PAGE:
Stewart M. Patrick, Senior Fellow and Director of the International Institutions and Global Governance Program
Despite its strategic "rebalancing" toward Asia, the United States is unlikely to sponsor a collective defense organization for the Asia-Pacific, for at least three reasons: insufficient solidarity among diverse regional partners, fear of alienating China, and the perceived advantages of bilateral and ad-hoc security arrangements.
Unlike in Europe, the United States during the Cold War designed a "hub and spoke" containment strategy for East Asia, focused on bilateral and (in the case of Australia and New Zealand) trilateral alliances. This difference, which has long fascinated scholars, reflected at least five considerations: a U.S. desire for freedom of action vis-ŗ-vis weaker partners; Japan's recent legacy of brutal aggression (which made neighboring nations reluctant to ally with it); the region's lack of geographic contiguity (unlike Europe); the political and economic diversity of the region; and racist attitudes in the early Cold War United States.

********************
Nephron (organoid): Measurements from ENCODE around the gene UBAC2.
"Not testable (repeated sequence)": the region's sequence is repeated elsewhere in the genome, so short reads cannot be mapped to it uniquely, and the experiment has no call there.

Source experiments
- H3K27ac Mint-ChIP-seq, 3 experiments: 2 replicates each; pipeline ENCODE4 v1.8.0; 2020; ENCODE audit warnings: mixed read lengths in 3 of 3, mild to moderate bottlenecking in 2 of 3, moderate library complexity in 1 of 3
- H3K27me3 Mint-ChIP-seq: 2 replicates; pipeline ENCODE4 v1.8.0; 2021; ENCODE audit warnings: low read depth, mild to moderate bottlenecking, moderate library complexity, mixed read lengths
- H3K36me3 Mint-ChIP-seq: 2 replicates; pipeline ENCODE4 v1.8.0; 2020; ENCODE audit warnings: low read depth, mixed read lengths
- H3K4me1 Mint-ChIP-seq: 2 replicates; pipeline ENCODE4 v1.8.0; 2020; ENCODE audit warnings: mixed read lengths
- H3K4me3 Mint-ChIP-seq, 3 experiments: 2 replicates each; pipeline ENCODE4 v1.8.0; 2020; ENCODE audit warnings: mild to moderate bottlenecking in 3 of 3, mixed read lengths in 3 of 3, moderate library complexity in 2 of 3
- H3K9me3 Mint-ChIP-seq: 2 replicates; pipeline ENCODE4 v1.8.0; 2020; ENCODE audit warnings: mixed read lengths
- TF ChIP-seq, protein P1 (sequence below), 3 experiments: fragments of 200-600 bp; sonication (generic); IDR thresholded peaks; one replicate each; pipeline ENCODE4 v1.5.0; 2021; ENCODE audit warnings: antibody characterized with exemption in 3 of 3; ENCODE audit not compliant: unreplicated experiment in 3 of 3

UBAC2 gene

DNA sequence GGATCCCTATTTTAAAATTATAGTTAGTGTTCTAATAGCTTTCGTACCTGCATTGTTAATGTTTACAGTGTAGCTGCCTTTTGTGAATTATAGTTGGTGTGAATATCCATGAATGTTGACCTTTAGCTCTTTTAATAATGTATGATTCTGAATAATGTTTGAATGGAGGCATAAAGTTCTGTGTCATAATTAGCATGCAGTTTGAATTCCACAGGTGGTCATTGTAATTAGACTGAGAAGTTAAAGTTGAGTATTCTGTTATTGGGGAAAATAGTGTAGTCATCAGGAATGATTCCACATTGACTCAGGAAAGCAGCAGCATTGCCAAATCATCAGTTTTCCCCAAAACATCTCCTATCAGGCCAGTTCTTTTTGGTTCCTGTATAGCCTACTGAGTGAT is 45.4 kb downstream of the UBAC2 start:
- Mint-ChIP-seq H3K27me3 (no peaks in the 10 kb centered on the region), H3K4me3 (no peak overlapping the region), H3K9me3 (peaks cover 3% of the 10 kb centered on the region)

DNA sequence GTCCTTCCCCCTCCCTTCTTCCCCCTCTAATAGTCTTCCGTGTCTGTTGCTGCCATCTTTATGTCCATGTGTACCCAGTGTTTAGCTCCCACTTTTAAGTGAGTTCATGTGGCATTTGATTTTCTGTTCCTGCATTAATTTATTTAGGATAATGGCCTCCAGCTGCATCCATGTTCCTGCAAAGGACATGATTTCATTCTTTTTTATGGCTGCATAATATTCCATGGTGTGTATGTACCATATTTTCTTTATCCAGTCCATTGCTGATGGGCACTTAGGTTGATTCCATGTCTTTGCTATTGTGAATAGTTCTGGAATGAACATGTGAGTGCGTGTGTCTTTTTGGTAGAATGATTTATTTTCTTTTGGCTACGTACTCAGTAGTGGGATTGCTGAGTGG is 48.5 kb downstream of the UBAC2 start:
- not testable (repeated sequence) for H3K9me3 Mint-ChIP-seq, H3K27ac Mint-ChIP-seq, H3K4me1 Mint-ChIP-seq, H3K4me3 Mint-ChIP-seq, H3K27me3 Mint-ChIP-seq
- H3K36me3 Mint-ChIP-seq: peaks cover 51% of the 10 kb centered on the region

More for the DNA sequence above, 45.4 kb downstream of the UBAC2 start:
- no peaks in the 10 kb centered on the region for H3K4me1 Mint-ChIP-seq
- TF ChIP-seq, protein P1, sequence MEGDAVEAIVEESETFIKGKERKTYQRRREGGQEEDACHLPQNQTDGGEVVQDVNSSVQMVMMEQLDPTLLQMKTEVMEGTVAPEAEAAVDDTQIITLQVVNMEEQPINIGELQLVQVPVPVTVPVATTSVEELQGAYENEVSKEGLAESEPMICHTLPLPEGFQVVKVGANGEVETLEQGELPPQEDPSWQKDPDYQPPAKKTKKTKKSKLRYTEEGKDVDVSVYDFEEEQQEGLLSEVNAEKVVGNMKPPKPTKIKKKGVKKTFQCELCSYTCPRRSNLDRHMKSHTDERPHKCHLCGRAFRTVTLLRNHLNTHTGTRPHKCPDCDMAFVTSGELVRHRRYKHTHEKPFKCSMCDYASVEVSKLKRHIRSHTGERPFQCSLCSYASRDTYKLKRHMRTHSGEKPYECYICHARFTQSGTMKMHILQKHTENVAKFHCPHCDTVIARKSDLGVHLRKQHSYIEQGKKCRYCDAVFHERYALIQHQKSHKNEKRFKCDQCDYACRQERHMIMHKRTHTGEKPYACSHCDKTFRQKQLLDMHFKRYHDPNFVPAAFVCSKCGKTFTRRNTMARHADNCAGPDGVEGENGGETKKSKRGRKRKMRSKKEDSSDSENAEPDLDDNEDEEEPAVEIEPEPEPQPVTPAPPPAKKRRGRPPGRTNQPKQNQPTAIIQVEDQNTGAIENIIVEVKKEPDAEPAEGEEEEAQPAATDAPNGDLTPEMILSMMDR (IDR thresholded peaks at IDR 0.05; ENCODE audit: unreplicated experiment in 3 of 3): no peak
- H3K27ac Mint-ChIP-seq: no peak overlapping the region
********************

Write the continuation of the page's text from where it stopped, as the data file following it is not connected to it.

Some of these conditions have changed, but there is little groundswell for an Asian NATO. First, the countries of the region retain diverse interests and regional priorities and (in the case of ROK-Japanese relations) insufficient levels of trust to band together. Second, the United States is anxious to provide "strategic reassurance" to its East Asian allies and partners confronting China's rise, but without aggravating China's sense of "encirclement"—something a multilateral alliance would clearly do. Finally, the United States is increasingly attracted to cooperation within flexible coalitions that can coalesce temporarily, as mechanisms for addressing regional as well as global security challenges. Some of these, like the Six-Party Talks over North Korea, will involve China. Others will not.